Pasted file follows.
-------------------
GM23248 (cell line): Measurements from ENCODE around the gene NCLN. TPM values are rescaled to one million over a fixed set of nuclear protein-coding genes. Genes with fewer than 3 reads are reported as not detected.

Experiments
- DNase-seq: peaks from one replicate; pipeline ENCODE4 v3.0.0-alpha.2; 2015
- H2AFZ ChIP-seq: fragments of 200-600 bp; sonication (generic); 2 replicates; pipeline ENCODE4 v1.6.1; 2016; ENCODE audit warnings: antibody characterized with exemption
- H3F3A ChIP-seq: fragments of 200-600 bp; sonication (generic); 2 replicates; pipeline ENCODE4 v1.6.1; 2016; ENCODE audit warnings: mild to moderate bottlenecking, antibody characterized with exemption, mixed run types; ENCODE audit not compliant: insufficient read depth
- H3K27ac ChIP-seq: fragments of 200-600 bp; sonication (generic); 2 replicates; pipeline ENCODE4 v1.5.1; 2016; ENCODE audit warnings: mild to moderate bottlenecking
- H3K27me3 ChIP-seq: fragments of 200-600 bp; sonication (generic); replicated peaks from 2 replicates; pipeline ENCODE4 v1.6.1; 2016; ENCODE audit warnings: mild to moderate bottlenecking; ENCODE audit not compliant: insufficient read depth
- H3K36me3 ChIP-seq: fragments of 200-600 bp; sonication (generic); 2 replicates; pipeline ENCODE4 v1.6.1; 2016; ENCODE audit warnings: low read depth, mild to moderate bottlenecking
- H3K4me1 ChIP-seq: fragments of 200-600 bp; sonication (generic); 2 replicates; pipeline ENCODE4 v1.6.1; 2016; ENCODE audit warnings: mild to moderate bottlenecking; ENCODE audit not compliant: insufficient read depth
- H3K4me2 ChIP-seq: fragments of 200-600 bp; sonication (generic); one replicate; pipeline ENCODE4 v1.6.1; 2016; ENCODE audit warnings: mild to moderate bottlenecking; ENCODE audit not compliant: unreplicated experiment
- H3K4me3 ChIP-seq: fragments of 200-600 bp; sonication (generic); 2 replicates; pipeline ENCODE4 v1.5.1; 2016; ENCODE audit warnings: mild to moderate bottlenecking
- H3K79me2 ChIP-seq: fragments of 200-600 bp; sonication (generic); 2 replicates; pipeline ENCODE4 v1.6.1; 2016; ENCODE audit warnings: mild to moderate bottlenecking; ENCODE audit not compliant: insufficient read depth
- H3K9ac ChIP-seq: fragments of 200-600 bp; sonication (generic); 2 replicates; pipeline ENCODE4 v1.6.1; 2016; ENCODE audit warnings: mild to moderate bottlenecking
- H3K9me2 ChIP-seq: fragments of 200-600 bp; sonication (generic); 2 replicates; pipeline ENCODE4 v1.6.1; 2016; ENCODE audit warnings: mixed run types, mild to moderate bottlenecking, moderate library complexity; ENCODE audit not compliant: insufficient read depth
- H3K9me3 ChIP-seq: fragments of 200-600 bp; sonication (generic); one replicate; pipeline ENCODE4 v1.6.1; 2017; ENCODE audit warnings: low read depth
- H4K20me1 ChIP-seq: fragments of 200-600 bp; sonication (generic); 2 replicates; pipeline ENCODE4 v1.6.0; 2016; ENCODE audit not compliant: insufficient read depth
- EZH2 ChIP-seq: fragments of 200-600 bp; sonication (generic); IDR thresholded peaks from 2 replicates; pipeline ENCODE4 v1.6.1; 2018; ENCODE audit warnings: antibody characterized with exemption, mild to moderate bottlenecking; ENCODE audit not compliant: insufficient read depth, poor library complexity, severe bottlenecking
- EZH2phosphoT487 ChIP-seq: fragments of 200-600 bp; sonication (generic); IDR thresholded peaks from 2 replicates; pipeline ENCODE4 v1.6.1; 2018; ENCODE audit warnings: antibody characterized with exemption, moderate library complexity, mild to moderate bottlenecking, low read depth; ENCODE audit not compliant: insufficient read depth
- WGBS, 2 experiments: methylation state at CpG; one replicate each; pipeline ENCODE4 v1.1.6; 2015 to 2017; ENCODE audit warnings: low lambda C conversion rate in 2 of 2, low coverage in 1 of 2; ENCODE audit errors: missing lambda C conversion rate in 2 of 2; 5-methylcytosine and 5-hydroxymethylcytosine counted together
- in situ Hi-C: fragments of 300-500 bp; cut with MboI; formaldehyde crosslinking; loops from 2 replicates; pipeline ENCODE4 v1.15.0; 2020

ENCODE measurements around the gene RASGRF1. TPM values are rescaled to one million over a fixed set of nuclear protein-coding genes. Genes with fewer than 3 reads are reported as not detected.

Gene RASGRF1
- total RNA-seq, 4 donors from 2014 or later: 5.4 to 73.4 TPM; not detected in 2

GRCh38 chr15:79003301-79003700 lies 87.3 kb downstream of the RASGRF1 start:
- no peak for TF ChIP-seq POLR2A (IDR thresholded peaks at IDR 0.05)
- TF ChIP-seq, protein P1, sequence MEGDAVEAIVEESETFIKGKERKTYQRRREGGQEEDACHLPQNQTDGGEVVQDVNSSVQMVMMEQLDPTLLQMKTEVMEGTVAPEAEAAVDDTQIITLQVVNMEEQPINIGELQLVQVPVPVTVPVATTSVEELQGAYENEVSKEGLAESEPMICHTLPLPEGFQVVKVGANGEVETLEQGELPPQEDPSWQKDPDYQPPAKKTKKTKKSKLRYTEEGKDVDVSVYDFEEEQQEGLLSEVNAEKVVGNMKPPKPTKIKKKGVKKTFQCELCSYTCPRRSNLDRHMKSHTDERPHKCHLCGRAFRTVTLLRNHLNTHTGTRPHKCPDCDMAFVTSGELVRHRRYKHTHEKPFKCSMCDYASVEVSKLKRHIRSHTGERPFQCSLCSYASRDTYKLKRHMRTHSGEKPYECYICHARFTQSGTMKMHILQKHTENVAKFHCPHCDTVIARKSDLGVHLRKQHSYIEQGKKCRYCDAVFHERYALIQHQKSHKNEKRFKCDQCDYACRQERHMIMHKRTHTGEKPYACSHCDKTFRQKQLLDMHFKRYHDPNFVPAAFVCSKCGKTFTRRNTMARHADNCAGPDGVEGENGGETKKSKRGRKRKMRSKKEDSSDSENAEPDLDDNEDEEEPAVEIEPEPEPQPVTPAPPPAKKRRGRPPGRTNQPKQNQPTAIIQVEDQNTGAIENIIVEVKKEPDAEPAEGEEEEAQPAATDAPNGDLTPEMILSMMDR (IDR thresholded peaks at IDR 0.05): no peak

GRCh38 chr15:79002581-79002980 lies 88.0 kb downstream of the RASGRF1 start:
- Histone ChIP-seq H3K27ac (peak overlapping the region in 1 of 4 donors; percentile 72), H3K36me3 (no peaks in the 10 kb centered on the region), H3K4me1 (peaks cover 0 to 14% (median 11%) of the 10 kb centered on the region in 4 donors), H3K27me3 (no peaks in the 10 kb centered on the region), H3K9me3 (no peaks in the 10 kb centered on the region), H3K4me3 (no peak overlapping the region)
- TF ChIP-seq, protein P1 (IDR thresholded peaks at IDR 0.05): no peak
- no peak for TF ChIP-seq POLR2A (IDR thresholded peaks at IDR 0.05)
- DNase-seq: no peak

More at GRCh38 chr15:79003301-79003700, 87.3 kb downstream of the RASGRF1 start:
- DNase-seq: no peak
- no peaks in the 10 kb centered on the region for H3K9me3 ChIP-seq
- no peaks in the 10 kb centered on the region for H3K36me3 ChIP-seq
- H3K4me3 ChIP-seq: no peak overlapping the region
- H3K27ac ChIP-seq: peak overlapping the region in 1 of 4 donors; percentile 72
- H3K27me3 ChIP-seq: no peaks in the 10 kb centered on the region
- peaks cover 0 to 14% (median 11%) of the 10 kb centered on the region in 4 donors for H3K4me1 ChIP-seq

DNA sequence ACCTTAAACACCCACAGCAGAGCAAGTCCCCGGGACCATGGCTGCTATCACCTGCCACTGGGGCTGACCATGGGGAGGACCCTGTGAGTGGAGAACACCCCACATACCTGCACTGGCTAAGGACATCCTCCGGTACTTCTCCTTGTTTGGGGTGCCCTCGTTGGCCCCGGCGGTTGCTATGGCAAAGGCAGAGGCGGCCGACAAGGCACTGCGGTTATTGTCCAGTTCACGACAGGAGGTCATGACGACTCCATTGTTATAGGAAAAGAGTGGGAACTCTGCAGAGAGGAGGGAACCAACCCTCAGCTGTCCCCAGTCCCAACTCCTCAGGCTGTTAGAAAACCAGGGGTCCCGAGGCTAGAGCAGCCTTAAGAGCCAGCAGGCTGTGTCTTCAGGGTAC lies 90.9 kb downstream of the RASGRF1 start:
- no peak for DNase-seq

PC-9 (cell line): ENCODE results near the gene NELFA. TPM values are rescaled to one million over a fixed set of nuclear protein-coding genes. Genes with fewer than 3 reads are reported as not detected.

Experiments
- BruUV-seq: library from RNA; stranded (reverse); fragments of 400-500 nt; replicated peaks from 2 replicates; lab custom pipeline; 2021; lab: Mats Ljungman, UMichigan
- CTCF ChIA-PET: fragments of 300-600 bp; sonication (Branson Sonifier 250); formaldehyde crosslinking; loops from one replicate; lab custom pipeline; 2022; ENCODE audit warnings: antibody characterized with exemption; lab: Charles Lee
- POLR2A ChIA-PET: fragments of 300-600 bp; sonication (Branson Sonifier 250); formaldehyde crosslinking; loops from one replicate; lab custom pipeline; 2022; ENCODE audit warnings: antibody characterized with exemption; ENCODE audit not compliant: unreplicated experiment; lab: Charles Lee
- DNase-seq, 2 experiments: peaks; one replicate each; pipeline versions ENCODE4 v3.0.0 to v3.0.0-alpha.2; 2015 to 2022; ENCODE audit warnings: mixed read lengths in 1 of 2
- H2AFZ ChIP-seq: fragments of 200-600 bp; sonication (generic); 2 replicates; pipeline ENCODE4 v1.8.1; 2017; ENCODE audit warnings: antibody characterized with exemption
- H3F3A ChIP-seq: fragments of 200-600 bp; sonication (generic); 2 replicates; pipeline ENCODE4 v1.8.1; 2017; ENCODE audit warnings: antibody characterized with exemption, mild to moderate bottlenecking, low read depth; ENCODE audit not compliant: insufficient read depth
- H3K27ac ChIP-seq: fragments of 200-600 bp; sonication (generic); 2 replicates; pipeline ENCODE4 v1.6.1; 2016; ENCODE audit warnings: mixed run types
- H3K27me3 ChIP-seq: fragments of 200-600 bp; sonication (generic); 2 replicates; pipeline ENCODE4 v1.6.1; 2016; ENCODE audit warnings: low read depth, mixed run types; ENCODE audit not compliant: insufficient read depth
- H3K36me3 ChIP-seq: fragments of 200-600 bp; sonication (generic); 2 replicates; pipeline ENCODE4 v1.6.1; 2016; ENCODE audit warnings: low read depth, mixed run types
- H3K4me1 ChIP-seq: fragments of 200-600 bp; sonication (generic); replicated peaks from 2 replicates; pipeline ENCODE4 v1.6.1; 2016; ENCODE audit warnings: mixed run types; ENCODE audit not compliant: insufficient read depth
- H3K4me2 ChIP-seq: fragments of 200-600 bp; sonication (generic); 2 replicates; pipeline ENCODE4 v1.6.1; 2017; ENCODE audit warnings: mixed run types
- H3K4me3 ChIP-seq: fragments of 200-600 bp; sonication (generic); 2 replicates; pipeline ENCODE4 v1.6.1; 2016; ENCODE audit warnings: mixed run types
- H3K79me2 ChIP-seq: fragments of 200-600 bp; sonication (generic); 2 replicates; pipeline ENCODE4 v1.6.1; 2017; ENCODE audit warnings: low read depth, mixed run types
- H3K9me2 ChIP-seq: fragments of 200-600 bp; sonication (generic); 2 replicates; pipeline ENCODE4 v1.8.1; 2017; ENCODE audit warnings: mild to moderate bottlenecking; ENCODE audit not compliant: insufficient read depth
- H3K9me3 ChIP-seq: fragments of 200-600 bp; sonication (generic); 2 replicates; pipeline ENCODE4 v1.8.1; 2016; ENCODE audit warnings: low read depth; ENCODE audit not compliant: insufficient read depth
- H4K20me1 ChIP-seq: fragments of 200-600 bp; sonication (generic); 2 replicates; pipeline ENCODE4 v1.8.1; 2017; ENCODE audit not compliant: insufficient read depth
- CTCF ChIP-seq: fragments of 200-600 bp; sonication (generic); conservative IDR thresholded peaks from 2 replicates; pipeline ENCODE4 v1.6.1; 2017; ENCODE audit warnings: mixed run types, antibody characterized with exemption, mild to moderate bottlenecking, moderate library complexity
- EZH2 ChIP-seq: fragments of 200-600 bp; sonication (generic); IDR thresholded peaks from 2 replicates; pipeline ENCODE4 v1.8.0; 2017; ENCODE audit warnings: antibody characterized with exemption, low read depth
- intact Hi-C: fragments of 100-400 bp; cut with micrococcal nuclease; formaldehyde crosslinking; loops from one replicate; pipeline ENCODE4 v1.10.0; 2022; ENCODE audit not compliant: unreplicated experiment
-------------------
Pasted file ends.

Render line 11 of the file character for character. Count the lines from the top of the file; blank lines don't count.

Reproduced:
- H3K4me3 ChIP-seq: fragments of 200-600 bp; sonication (generic); 2 replicates; pipeline ENCODE4 v1.5.1; 2016; ENCODE audit warnings: mild to moderate bottlenecking